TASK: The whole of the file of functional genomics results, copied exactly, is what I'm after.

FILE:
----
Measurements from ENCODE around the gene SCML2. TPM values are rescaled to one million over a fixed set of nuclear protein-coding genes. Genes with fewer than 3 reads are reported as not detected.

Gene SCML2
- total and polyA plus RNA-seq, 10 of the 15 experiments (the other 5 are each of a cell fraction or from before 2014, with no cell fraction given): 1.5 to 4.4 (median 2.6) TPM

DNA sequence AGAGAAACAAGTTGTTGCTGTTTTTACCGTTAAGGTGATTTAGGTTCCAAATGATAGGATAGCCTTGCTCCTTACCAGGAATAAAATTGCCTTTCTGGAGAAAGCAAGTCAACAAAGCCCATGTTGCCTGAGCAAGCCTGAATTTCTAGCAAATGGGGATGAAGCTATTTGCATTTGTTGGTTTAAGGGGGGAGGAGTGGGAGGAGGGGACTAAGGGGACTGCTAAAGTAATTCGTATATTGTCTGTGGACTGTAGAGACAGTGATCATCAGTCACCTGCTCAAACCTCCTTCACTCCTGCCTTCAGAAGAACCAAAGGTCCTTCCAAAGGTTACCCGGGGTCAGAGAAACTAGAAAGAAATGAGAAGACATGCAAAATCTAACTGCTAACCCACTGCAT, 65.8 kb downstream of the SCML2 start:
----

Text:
Measurements from ENCODE around the gene SCML2. TPM values are rescaled to one million over a fixed set of nuclear protein-coding genes. Genes with fewer than 3 reads are reported as not detected.

Gene SCML2
- total and polyA plus RNA-seq, 10 of the 15 experiments (the other 5 are each of a cell fraction or from before 2014, with no cell fraction given): 1.5 to 4.4 (median 2.6) TPM

DNA sequence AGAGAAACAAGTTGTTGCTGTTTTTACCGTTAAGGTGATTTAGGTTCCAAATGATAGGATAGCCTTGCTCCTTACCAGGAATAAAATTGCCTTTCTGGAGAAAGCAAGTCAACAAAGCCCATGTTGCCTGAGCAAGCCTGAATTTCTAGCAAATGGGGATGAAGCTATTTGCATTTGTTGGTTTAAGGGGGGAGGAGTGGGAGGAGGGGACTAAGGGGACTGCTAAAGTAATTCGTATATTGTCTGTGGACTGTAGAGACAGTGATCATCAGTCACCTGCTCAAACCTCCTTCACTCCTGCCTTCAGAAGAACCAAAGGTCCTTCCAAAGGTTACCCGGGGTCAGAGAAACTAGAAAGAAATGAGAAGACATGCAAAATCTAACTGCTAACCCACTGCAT, 65.8 kb downstream of the SCML2 start: